Some people might scratch their heads at a modern setting of The Crucible and wonder what relevance it might have for today. But it is often the case that our past and our oldest fables will lend meaning to the currents of the present – such is the cyclical nature of human experience.
In 2017, there are thousands of people in Britain who practice witchcraft. There is an annual ‘Pagan Pride’ festival – currently in its eighth year – where attendees can purchase wands, incense, crystals, and various other ingredients for their pursuits. They can be open about who they are without fearing execution. Modern-day Salem is now a haven for contemporary witches and professional psychics, with many a metaphysical business lining the streets. Its first ‘witch shop’ – founded by Boston-born practitioner Laurie Cabot – opened its doors in 1970. Described as the “grande dame of witchcraft” in the USA, Cabot is “proud of the fact that her witch shop and openness turned Salem into something of a safe space for practicing witches.” But however much we may like to think that we’re a universally tolerant society, there is still very much a cultural prejudice towards the idea of witchcraft. In some respects, little has changed.
Antipathy to witchcraft can be traced to the rise of Abrahamic monotheism, especially traditional Christianity. In the preceding polytheistic pagan cultures, the practice of magic was a natural and popular way of participating in an individualistic spiritual experience. However, the traditional Church frowned upon personal spiritual experimentation and insisted that the only valid way of exploring such matters was to submit to their organised hierarchy. Witchcraft was deemed demonic and those who practiced it – witches – were denounced as the most abhorrent type of evil, traffickers with Satan.
Those who practiced witchcraft were forced to do so in secret – the alternative being to suffer brutal capital punishment. Instead of understanding such customs, society was steadily gripped by a climate of fear, misconception and suspicion. Slowly, insidiously, this collective fear produced an unstable culture of finger-pointing, a world where no one was safe, in which monsters were skulking in the shadows and prowling the streets in search of fresh victims.
So people saw witches everywhere – and anything from a run of bad luck to a death in the family could be blamed upon maleficent workings. Huntingdonshire itself was home to what was described by George Kittredge as “the most momentous witch-trial that had ever occurred in England.” This case – known as ‘The Witches of Warboys’ – involved a plethora of accusations against local resident Alice Samuel – and her family – over a period of several years.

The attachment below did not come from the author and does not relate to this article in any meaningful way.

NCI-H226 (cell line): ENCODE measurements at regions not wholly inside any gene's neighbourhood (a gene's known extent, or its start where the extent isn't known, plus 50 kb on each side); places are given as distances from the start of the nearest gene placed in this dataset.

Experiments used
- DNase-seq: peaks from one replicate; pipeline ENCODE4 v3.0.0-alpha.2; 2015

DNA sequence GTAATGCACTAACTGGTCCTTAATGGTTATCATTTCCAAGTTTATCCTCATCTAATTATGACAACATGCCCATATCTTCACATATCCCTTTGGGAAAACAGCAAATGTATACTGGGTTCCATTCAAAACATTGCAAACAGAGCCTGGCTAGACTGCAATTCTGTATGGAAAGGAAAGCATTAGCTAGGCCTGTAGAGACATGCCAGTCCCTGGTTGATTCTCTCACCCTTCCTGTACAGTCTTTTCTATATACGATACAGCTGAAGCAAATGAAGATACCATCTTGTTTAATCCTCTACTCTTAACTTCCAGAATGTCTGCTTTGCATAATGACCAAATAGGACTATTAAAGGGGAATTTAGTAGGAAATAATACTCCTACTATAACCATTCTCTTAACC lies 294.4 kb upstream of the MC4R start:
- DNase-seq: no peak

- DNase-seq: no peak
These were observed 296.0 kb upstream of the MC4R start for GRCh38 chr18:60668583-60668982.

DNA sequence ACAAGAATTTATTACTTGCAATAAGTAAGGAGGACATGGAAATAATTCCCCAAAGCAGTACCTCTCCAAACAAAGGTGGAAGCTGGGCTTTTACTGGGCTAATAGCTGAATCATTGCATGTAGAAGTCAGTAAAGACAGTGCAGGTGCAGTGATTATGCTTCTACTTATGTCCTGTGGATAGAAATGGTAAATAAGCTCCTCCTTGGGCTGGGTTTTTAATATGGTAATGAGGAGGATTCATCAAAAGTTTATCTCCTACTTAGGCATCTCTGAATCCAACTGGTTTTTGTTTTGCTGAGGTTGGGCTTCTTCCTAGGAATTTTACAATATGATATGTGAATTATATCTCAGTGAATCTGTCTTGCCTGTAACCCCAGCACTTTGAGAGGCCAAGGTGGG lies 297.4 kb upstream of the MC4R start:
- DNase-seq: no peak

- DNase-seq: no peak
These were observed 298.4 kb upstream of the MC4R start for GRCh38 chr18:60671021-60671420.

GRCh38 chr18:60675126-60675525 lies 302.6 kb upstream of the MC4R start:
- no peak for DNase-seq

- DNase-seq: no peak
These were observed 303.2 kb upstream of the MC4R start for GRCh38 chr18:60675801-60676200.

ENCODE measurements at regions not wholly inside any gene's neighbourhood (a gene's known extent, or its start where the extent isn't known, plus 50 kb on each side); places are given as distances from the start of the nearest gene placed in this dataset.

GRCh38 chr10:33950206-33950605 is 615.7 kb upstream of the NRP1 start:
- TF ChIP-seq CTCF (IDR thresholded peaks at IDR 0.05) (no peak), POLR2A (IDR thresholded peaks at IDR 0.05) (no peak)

The initial allegations came about in 1589. Alice Samuel – then 76 years old – was accused by 10-year-old Jane Throckmorton (whose father Robert was Squire of Warboys.) Jane had become ill and was suffering from seizures; she proclaimed herself the victim of malevolent sorcery. On an occasion when Mrs Samuel had come to visit the ailing child, Jane is reported to have cried out, “Grandmother, look where the old witch sitteth – did you ever see one more like a witch than she is? Take off her black thrumbed cap, for I cannot abide to look on her.”
A number of the Throckmorton family’s maidservants became similarly ill, as well as Jane’s sisters; this led to further accusations against Alice Samuel. Robert Throckmorton’s friendship with Sir Henry Cromwell (grandfather of Oliver) led to a personal visit from Lady Cromwell, in which she interviewed Mrs Samuel about the pronouncements that had been made against her. This took place in 1590, after which Lady Cromwell maintained that Alice was deliberately appearing in her dreams to inflict emotional torture. Coupled with the now numerous allegations from the Throckmorton family, this was enough to indict the Samuel family in the eyes of the public, if not yet the law. After Lady Cromwell’s death in 1592, Alice Samuel was pressured into confessing to witchcraft and, along with her family, was tried in Huntingdon in 1593 – all were found guilty and subsequently faced death by hanging.
When so many are caught in the throes of fear, misunderstanding and prejudice, such travesties of justice are the order of the day. The history of Britain’s witch trials is filled with such stories; innocent people convicted on testimonies derived from ignorance or personal grievances. Hundreds sent to their deaths – all in the name of putting to rout an imaginary wickedness, concocted in the minds of the intolerant and the uninformed, and stoked by the fires of fanaticism.
Britain’s modern-day witches may no longer live in fear of the noose or the stake, but many are still subjected to a cultural alienation stemming from prejudice. There are many things that The Crucible can still teach us, and I’d suggest that one of them is that we might consider applying fair-minded appraisal and comprehension to individuals who are perceived to be following an unconventional route in life. There is an alternative to whipping up a panic and that is the opportunity for open dialogue and a willingness to learn.
by Guest Blogger Michelle Gibson
An abridged version of this piece was published in ‘The Crucible’ programme